Self-stimulatory behaviour, also known as stimming and self-stimulation, is the repetition of physical movements, sounds, or repetitive movement of objects common in individuals with developmental disabilities, but most prevalent in people with autistic spectrum disorders. Stimming behaviours have also been noticed in those with mental health problems or those who have been through some type of trauma.
Stimming is considered a behaviour that provides calmness and stimulation. It is also noted to be self-soothing during anxieties, psychosis, unsettled environments and trauma.
Common stimming behaviours, called stims, include:
- hand flapping
- head banging
- repeating noises or words
- snapping or tapping fingers
- clapping of the hands
- spinning objects
Stimming is usually related to the senses.
- Visual: Staring at lights or ceiling fans; repetitive blinking; moving fingers in front of the eyes; hand-flapping, gazing at nothing in particular; tracking eyes; peering out of the corners of eyes; lining up objects; turning on and off light switches.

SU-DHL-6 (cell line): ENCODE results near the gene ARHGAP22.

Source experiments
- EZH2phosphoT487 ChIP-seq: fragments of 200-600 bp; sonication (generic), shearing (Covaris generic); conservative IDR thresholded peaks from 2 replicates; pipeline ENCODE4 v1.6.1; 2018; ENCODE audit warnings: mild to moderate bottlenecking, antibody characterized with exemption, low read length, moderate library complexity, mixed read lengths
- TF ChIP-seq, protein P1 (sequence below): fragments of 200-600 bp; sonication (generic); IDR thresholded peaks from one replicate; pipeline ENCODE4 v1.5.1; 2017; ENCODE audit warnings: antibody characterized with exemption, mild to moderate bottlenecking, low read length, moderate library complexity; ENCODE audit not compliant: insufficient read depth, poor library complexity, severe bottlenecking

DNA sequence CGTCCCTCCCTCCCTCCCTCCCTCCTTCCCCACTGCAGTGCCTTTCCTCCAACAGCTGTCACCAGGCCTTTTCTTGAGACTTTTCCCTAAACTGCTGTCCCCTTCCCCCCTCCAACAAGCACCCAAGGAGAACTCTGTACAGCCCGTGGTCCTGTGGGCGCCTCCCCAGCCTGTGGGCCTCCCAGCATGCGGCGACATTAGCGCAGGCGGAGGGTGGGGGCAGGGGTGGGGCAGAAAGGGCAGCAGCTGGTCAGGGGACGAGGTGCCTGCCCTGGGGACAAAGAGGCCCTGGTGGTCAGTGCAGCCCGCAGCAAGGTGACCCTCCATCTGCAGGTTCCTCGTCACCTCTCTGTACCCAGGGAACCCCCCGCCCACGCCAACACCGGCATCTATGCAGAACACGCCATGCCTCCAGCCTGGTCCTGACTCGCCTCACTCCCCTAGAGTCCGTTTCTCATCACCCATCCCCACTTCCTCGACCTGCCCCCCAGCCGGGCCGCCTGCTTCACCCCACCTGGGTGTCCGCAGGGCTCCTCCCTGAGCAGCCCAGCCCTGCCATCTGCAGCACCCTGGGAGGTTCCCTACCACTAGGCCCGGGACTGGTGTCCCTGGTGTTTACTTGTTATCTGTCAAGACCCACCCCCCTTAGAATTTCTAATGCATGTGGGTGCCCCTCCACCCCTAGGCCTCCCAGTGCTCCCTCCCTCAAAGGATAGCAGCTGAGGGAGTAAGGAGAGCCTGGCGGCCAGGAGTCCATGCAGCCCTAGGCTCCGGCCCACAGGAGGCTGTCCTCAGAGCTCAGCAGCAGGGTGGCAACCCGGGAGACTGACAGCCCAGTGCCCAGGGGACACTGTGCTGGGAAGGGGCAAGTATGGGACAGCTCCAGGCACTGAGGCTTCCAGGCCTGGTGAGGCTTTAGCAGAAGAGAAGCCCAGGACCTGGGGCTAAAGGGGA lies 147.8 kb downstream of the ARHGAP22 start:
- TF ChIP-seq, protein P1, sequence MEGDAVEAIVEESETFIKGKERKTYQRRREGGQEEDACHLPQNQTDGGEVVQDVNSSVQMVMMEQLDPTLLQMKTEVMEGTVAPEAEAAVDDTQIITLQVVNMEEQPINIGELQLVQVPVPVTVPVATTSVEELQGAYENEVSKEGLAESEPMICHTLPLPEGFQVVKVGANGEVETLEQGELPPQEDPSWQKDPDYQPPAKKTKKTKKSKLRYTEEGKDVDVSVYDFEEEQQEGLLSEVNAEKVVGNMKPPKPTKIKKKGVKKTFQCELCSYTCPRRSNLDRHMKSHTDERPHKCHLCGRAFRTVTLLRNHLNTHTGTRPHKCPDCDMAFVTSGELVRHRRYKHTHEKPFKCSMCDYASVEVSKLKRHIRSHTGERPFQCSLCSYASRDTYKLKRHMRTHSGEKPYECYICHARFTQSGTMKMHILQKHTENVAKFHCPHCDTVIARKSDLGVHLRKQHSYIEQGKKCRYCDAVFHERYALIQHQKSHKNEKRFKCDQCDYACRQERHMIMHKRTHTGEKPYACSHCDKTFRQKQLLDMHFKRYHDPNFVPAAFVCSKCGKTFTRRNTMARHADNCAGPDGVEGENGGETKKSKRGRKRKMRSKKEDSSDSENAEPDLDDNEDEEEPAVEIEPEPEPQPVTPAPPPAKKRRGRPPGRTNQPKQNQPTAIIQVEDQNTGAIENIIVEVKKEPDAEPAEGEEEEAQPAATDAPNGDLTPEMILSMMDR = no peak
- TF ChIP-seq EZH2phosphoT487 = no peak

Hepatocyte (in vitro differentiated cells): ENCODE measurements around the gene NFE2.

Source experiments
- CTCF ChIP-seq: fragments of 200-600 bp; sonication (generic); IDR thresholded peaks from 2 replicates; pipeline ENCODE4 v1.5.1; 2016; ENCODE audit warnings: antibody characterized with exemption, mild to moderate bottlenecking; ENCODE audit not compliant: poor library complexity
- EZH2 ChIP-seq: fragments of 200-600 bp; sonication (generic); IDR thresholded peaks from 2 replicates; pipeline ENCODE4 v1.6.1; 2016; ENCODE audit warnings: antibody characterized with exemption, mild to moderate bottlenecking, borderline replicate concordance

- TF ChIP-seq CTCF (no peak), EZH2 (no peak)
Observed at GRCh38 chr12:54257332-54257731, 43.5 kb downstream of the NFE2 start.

- Auditory: Vocalizing in the form of humming, grunting, or high-pitched shrieking; tapping ears or objects; covering and uncovering ears; snapping fingers; making vocal sounds; repeating vocal sequences; repeating portions of videos, books or songs at inappropriate times.
- Tactile: Scratching or rubbing the skin with one’s hands or with another object; opening and closing fists; tapping surfaces with fingers and the hand.
- Vestibular: Rocking front to back; rocking side-to-side; spinning; jumping; pacing.
- Taste: Placing body parts or objects in one’s mouth; licking objects.
- Smell: Sniffing or smelling people or objects.
While the underlying cause for stimming is not clear, repetitive movements are associated with a number of medical and/or psychiatric conditions:
- Sensory deprivation (blindness or deafness)
- Seizures or brain infection
- Intellectual disability
- Drug use
- Psychiatric disorders like autism, obsessive-compulsive disorder, psychosis and anxiety
- Undiagnosed pain
- Pervasive developmental disorders (PDD)
For more information on stimming, visit autism.wikia or speak to a professional. If you would like to talk please email: